Letters, Jan. 25


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Choosing MAiD proves complex In regards to the latest article on medical assistance in dying (“Ethical questions burden MAiD expansion,” Jan. 23), I would like to express my own concerns with the program. While I don’t totally disagree with the humane practice of medically assisted death when warranted, I do agree with Alex Passey, who writes, “we have entered into especially messy territory.”

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Choosing MAiD proves complex

In regards to the latest article on medical assistance in dying (“Ethical questions burden MAiD expansion,” Jan. 23), I would like to express my own concerns with the program. While I don’t totally disagree with the humane practice of medically assisted death when warranted, I do agree with Alex Passey, who writes, “we have entered into especially messy territory.”

We have heard of people who have ended their lives early through this program only because they weren’t getting the help they required to meet their daily needs. That is surely a blemish on our society. Especially for the people who would prefer dying over facing the prospect of spending their last days in a care home facility. Something all of us dread, I imagine.

Not too long ago, while in hospital, someone in my family requested the services of MAiD. They were turned down. Then they were labelled as “palliative care” and the family was pressured into taking them home, with the promise of home-care services, which never materialized. We attempted to take care of our family member with the best of intentions.

When that didn’t work and they ended up back in hospital, they had the good fortune to be transferred to Riverview. Quite likely the loveliest place in Winnipeg in which to spend one’s last days. But no doubt a very expensive one. So I am not sure how just a few weeks after getting labelled as “not a MAiD candidate” they were given a second interview. It was certainly a huge shock to me when this family member got their wish to end their misery less than 48 hours after that second interview.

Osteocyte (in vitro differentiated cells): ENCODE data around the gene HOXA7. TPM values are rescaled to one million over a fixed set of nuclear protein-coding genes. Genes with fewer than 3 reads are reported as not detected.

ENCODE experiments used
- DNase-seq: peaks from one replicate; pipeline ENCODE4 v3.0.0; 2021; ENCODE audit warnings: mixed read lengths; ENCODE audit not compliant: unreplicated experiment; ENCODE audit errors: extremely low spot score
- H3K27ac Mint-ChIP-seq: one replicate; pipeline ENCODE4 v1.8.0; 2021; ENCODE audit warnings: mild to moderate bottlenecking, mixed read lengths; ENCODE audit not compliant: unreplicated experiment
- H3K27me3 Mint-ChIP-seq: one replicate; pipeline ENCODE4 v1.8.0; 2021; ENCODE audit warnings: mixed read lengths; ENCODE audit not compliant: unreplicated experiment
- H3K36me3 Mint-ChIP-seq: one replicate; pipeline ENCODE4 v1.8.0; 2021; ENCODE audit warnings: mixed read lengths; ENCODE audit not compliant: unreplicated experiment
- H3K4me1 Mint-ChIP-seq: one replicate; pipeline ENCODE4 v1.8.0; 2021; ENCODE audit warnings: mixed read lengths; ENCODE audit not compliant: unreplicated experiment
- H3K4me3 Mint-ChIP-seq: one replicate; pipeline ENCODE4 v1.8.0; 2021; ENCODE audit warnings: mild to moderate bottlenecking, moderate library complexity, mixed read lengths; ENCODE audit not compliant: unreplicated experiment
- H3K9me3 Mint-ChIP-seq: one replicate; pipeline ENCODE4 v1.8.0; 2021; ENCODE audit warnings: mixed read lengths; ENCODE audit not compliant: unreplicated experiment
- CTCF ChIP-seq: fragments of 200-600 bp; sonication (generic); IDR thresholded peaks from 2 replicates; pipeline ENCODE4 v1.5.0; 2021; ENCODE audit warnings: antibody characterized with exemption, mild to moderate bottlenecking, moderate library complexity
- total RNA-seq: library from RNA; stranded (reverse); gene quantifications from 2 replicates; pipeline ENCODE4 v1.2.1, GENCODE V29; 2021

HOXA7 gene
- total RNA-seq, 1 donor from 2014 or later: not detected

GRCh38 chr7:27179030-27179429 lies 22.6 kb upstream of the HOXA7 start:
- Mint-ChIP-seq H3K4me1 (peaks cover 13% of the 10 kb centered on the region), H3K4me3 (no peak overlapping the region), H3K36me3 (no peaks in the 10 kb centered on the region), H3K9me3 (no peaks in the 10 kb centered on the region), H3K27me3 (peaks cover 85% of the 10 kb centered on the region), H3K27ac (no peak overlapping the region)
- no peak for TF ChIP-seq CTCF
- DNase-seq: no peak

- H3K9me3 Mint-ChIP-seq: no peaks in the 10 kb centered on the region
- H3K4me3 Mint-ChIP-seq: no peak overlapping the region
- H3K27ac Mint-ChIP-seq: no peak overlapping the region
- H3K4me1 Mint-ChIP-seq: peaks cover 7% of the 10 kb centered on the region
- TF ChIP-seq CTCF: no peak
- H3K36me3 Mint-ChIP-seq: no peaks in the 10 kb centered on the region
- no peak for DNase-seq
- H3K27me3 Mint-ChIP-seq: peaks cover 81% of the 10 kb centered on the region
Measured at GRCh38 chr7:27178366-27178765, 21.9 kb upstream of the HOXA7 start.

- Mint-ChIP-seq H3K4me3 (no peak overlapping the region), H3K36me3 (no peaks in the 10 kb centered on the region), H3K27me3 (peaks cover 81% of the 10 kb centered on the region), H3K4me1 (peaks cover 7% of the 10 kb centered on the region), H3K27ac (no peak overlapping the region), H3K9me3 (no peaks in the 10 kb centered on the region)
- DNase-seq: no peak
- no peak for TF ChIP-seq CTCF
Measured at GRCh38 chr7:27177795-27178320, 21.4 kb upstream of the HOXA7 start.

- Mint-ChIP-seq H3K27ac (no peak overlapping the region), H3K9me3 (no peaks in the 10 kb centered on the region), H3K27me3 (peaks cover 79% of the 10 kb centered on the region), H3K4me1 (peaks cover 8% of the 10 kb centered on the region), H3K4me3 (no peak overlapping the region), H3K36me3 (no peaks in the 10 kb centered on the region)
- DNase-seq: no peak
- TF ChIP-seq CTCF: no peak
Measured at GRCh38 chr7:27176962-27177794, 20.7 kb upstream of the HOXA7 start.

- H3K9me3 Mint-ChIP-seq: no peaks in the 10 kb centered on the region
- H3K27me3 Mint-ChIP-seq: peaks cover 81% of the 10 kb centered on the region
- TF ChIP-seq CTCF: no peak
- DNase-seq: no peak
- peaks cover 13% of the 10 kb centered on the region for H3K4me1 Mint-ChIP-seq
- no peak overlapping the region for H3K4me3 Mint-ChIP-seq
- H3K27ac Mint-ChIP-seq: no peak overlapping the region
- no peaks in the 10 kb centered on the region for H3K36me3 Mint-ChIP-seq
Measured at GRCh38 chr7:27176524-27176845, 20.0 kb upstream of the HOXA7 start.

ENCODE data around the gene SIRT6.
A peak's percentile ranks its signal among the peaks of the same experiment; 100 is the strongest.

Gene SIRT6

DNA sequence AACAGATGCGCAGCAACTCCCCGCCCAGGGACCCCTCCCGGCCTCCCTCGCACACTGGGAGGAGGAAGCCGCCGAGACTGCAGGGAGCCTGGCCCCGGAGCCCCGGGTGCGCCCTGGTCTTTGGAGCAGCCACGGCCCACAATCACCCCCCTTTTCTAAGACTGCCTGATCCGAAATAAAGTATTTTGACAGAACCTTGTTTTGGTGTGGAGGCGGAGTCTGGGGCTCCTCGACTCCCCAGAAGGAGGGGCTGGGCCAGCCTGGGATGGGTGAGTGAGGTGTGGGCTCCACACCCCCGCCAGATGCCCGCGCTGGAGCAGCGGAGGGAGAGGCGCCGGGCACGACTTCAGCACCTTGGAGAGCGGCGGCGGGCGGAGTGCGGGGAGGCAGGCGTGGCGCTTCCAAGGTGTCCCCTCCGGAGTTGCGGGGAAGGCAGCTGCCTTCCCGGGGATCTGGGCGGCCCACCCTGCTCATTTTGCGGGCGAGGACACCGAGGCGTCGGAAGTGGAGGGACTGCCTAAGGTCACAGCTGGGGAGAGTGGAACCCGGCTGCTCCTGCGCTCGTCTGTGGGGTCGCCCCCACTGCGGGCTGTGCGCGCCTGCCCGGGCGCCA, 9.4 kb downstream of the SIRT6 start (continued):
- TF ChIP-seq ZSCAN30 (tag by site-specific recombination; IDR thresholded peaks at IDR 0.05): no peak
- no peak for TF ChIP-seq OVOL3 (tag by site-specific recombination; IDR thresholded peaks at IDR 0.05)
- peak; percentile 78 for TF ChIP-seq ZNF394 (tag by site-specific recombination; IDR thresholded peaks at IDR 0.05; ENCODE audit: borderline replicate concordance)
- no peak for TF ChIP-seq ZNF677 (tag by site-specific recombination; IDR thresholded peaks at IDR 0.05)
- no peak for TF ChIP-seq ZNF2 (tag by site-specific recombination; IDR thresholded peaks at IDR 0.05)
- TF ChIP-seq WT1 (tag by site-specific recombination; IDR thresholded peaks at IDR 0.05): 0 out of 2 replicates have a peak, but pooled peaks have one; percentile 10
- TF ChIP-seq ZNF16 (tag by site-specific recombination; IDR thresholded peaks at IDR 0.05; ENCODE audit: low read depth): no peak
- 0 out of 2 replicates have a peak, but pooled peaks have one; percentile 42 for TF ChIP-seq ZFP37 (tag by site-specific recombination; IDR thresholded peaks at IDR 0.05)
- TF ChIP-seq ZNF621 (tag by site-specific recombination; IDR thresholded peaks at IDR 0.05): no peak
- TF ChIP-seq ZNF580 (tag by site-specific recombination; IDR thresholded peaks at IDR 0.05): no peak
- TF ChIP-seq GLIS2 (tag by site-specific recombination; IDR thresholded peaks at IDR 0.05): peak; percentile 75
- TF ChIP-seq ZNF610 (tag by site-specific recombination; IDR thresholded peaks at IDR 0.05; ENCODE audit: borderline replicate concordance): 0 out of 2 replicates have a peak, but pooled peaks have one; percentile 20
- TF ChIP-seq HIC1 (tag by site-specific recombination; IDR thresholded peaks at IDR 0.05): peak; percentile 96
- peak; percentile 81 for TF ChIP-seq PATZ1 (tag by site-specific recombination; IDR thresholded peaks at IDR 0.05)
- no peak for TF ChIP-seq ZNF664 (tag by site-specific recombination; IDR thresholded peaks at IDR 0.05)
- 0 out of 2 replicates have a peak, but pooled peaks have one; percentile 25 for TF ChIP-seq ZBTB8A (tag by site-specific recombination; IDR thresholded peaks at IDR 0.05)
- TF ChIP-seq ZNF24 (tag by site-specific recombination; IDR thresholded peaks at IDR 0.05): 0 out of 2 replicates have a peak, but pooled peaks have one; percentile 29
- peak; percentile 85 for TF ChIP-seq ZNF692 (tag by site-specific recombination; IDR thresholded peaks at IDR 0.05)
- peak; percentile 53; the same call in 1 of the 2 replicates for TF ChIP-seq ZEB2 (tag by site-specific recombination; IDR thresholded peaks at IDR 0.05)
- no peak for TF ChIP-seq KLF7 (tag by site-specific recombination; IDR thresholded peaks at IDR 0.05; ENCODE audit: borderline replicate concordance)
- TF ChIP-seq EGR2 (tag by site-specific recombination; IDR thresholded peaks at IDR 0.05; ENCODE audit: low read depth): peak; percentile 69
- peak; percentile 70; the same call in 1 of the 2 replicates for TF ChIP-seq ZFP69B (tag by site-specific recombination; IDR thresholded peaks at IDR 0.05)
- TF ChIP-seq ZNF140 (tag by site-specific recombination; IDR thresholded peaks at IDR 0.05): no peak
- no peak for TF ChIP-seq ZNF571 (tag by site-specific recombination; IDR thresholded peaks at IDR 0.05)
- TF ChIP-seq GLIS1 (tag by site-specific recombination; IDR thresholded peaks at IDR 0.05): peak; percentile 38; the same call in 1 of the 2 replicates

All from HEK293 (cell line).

Shouldn’t there be more counselling provided for prospective clients and their families for the final act that is, after all, leading up to the premeditated death of a loved one?

My question is this: has the MAiD program morphed from one that was intended to alleviate the suffering of people, into one that is alleviating extra costs to our government?

Jennifer Richardson


Eyes north

Re: Changing tides? (Jan. 21)

Do not dismiss shipping oil through Churchill as folly. It is still the shortest sea route to Europe and Asia, and yes, the port can be kept open for a longer season. I ask that you tilt your thinking cap a bit and think outside of the box; oil by rail is not the answer. For 20 years, I watched oil car trains rumble by my house in Gilbert Plains, close enough to my home to cause me shudders.

Using the rail path as a “service” road to facilitate and maintain the building of an above-ground pipeline makes more sense. An above-ground pipeline from the oil sands to the port is doable these days, using the materials and engineering now available to dismiss melting-permafrost issues.

How about a triple-layer line of a flexible yet tough polymer that can withstand the temperature, and that catches its own spills? The material is not relevant; just a product that will work.

I worked on all of the Manitoba northern lines, including to Lynn Lake and Churchill, in the 1960s and know the line can be maintained. We kept it open and running daily trains; you just plan for the weather and understand your route will not be in a straight line.

This line would run oil to the port 24/7 and get the dangerous commodity out of trucks and rail cars, increasing safety and saving our highways.

My challenge then is to the engineers and scientists: put your minds to this and make it a reality.